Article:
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Teaching and Learning Coach (Advanced Certificate) Hub

In 2012, LSIS initially asked for expressions of interest, and then a firm bid, for organisations to become Hubs, and run the Teaching and Learning Coach (Advanced Certificate) Programme. WMCETT was successful with a bid to become the West Midlands Hub.

The Hubs were established to manage the revised Teaching and Learning Coach programme, which built on previous work with Advanced Learning Coaches, PDAs and E-guides.

WMCETT was responsible in the West Midlands for:

  • delivering the Teaching and Learning Coach (Advanced Certificate) Programme
  • supporting Advanced ALCs/PDAs, and E-guides to update to the new programme
  • building a community of good practice in the West Midlands
  • managing the quality assurance process for the programme.

The programme was launched at two full-day events at the University of Warwick in November 2012, attended by more than 50 people from FE colleges, work-based learning providers, local authorities and the Third Sector.

Presentations were given by LSIS representatives and an overview of the Teaching and Learning Coach Programme and what is involved was given by Vron Leslie, WMCETT’s ITT Priority Area Co-ordinator who managed the programme delivery.

After the launch, people were invited to join one of two strands of the programme. Some who were already experienced practitioners wanted to gain the certificate so they could become the Advanced Teaching and Learning Coach for their organisation. They took five modules, run through a series of morning training sessions and workshops from December 2012 – March 2013. Other people were already Advanced ALCs/PDAs and E-guides who were updating their skills to the new programme, and they attended afternoon workshops. All of the participants took part in networking sessions to help build a community of good practice across the West Midlands.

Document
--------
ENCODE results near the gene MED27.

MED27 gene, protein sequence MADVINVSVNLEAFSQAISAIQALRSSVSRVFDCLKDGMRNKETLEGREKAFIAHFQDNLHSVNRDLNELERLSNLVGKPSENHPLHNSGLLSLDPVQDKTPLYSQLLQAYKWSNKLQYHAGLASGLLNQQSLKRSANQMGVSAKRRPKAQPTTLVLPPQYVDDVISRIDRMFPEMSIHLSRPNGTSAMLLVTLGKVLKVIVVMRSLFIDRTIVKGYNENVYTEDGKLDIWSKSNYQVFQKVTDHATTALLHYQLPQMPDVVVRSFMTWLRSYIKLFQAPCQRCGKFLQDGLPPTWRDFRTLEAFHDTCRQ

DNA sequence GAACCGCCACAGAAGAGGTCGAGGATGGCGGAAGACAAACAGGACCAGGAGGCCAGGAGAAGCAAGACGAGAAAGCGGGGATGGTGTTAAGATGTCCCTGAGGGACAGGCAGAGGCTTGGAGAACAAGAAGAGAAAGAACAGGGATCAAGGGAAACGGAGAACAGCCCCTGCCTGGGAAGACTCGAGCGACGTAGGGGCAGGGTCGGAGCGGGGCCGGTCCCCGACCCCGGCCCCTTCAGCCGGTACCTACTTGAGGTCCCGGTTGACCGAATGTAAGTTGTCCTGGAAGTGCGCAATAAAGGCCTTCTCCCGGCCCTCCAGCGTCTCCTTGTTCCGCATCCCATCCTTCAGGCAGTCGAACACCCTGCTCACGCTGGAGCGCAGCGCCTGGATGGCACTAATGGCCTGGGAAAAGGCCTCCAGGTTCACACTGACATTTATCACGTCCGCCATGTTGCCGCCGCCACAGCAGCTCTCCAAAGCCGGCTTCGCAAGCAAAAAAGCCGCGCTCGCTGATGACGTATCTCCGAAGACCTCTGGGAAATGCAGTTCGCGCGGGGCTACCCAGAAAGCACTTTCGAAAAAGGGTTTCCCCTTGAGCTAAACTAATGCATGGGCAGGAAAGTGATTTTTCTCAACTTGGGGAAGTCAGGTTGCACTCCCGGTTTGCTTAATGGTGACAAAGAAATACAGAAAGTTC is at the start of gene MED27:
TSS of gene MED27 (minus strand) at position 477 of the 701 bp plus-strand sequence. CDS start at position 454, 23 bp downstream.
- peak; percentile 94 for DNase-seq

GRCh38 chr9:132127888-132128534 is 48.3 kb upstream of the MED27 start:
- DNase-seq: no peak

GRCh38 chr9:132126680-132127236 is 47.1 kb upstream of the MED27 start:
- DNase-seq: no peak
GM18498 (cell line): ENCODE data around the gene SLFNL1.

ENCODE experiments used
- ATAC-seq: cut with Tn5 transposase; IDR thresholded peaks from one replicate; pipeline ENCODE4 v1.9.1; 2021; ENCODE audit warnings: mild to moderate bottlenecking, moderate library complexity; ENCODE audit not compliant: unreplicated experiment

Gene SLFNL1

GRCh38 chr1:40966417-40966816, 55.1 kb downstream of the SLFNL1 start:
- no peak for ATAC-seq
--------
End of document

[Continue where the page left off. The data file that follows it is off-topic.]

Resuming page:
After the training sessions had finished, those updating their skills were able to gain certificates quickly, while those doing the training had to complete further work, including running a coaching course for people within their own organisations. Their own work and that of their trainees had to be successfully marked and moderated before they could pass.

The final certificates were awarded in July 2012, shortly before LSIS ceased to operate.

Vron Leslie said: “Many congratulations to those who have successfully completed the training programme. The standard of work was considered outstanding by the LSIS moderator and this is due to the commitment of the participants.

“The networking was a great success with discussions on the strategic role of coaching, new technologies and their benefits and coaching models and techniques and how these impact on teaching and learning. There are also good informal links between organisations and an Edmodo site is providing online support between participants.

“I am delighted that more than 20 organisations from all sectors of further education including work-based learning, adult and community learning, the police and prison services, and colleges, took part in this coaching programme.

“The impact of the programme within participating organisations on improving teaching and learning has been huge. Three participants have used the Teaching and Learning Coach programme to set up the whole coaching structure within their organisations and now have the SMT approval for further programmes. Two participants are working with curricula areas and a number of interesting models have emerged which are having an impact on the way the areas work.”

After the completion of the course, a ‘referesher’ participant cascaded the training in her college, and two more colleges ran the course in autumn 2013, although this was without the LSIS accreditation, and others may continue to cascade the training.